Listen to advice

We don't have all the answers. As a friend and colleague often advises, "the answer is in the room." So be prepared to listen to advice as it comes to you. I find that it helps to start with the phrase "feedback is a gift," which allows me to mentally shift gears so I am prepared for feedback, and acts as a sort of "flag" that gives permission to those around me that it's okay to give honest, constructive feedback.
Watch out for your team

At a recent conference session, we discussed the qualities we like to see in our work colleagues, both leadership and team members. Of these aspects, "trustworthy" came out on top. Be worthy of trust. As a leader, you need to look out for your team, watch their back. No one wants to work for or with someone who doesn't have that trust.

Thursday, March 27, 2014

Spring 2014 UMM Tech Hangouts On Air

Please plan to join us online for this Spring’s “Tech Hangouts OnAir!”  The format for this 4-part series is that the workshops will be held online and participants attend from their own desks.  Each session will be recorded to ensure that more people will be able to take advantage of these sessions.

We are looking for volunteers to “Hangout” live with the session presenters.  If you are willing to participate in this way, please contact Pam Gades and let her know.  As these sessions are also being recorded and will be available for anyone from UMM to view the recordings via YouTube, she will need your permission to share the recordings online after the session as well.

Searching the New Articles and Books Tab at Briggs Library
Wed. April 2 – 10am to 11am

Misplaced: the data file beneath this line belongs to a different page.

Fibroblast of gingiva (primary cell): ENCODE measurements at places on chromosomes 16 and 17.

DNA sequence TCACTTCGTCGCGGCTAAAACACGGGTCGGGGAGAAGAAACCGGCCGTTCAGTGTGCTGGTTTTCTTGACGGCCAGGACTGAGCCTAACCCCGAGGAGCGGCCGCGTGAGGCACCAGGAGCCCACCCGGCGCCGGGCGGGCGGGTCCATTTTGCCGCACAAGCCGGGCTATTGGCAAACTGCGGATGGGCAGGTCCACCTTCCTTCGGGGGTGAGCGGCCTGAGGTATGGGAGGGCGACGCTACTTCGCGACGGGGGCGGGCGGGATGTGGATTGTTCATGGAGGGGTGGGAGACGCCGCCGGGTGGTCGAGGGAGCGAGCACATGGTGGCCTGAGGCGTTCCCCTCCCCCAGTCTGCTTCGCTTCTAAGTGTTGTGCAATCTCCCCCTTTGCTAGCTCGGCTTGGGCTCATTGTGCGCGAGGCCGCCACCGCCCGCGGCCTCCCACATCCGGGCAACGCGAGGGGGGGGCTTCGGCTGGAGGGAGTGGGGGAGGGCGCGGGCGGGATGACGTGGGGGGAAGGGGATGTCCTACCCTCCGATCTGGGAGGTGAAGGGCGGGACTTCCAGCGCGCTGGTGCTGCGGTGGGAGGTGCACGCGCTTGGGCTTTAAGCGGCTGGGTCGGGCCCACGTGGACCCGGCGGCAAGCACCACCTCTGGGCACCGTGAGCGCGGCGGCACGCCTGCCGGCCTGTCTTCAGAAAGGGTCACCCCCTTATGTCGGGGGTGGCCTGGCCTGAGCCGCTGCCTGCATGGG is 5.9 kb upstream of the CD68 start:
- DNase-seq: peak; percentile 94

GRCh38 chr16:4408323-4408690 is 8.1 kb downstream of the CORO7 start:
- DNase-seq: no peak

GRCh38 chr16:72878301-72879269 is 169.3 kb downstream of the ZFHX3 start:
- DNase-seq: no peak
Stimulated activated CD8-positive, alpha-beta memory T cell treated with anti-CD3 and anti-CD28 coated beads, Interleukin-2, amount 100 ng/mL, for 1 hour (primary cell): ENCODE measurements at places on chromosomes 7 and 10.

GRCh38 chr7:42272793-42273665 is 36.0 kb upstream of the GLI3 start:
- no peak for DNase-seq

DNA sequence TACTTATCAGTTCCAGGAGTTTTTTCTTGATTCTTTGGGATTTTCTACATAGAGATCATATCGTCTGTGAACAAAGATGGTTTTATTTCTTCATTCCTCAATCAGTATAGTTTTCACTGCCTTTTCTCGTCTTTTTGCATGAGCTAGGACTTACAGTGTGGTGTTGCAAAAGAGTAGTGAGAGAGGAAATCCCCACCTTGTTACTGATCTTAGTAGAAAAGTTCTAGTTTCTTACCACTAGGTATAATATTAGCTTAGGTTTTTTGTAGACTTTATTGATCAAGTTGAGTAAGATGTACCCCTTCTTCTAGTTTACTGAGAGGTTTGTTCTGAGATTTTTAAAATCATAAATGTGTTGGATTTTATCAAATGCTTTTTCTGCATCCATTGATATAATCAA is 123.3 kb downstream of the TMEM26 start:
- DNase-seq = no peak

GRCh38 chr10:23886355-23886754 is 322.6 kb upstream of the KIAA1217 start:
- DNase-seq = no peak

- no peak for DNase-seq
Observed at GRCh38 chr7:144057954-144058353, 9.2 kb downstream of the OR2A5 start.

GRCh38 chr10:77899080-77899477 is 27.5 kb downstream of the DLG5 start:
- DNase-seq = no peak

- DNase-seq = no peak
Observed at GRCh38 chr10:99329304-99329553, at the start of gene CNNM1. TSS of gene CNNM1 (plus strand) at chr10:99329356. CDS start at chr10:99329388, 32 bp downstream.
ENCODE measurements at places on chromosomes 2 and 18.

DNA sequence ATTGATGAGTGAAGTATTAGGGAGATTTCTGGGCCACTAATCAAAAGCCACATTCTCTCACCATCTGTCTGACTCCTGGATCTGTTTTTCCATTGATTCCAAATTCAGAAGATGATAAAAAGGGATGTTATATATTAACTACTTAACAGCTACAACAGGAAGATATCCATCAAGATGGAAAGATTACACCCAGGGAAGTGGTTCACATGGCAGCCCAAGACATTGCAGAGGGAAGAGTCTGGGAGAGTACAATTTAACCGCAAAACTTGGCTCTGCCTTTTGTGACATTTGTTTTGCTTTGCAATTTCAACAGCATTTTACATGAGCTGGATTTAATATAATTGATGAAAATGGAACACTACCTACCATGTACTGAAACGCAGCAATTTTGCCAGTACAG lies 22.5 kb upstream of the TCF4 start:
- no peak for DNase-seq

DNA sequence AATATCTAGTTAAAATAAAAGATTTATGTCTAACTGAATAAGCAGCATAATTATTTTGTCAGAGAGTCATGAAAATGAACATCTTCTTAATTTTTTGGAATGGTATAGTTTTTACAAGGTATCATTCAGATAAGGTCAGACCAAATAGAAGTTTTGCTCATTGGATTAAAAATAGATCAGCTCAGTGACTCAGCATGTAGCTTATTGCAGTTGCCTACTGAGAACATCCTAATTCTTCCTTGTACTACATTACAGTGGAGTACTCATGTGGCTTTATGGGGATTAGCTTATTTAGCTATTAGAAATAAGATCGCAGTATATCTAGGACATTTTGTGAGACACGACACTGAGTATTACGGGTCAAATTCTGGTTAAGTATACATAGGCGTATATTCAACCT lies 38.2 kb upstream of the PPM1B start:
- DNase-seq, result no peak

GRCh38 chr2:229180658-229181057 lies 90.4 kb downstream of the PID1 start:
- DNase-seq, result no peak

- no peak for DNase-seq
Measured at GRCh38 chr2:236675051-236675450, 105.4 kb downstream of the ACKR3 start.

Briggs Library recently unveiled a new way to search for articles, books, and multimedia simultaneously. The new search feature includes many (but not all) Briggs Library databases as well as Pounce content. Learn easy search tips and discover who can benefit the most from this exciting new resource.

What’s New in Moodle 2.6?
Thurs. April 3 – 10am to 11am
The current version of Moodle is 2.4.  A new version, Moodle 2.6, was soft-launched on March 1, 2014. (That means you may start requesting 2.6 course sites.) The full release is scheduled for April 27, 2014.  We’ll highlight the most obvious changes rolling out in the new version. This session is primarily intended for faculty.

Google Drive Best Practices
Wed. April 9 – 10am to 11am
Google Drive has changed the way we work. It is a powerful collaboration tool. In this session, we’ll share some best practices in using Google Drive:  uploading, converting, organizing, sharing, searching, and more.

Moodle Tips & Tools – Features You May Not Know About
Thurs. April 10 – 10am to 11am
Moodle has evolved to include more and more features as the updates roll out, and you may not have discovered  them yet.  I’d like to demonstrate some of these lesser-known features and share some tips for using them in your courses. This session is primarily intended for faculty.